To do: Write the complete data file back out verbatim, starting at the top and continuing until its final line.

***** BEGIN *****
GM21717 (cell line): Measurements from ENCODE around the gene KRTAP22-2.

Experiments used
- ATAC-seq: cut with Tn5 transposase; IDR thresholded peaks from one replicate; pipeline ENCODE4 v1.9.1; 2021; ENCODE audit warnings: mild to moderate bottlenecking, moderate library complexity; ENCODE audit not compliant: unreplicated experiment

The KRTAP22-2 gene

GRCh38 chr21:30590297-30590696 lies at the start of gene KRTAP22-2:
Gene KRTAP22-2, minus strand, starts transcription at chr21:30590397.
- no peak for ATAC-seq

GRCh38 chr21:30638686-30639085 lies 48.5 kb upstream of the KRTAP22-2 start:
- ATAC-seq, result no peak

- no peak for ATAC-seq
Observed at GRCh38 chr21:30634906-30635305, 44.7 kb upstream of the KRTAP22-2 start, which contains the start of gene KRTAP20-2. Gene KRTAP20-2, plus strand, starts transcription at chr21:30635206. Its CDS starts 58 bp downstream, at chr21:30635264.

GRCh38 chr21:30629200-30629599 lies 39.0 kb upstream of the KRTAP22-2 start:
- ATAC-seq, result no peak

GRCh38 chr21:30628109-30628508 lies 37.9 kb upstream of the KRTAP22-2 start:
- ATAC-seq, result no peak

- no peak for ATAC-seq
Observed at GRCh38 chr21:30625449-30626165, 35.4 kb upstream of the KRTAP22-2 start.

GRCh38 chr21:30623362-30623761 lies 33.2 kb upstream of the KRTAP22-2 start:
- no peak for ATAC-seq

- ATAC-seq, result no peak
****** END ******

GM21717 (cell line): Measurements from ENCODE around the gene KRTAP22-2.

Experiments used
- ATAC-seq: cut with Tn5 transposase; IDR thresholded peaks from one replicate; pipeline ENCODE4 v1.9.1; 2021; ENCODE audit warnings: mild to moderate bottlenecking, moderate library complexity; ENCODE audit not compliant: unreplicated experiment

The KRTAP22-2 gene

GRCh38 chr21:30590297-30590696 lies at the start of gene KRTAP22-2:
Gene KRTAP22-2, minus strand, starts transcription at chr21:30590397.
- no peak for ATAC-seq

GRCh38 chr21:30638686-30639085 lies 48.5 kb upstream of the KRTAP22-2 start:
- ATAC-seq, result no peak

- no peak for ATAC-seq
Observed at GRCh38 chr21:30634906-30635305, 44.7 kb upstream of the KRTAP22-2 start, which contains the start of gene KRTAP20-2. Gene KRTAP20-2, plus strand, starts transcription at chr21:30635206. Its CDS starts 58 bp downstream, at chr21:30635264.

GRCh38 chr21:30629200-30629599 lies 39.0 kb upstream of the KRTAP22-2 start:
- ATAC-seq, result no peak

GRCh38 chr21:30628109-30628508 lies 37.9 kb upstream of the KRTAP22-2 start:
- ATAC-seq, result no peak

- no peak for ATAC-seq
Observed at GRCh38 chr21:30625449-30626165, 35.4 kb upstream of the KRTAP22-2 start.

GRCh38 chr21:30623362-30623761 lies 33.2 kb upstream of the KRTAP22-2 start:
- no peak for ATAC-seq

- ATAC-seq, result no peak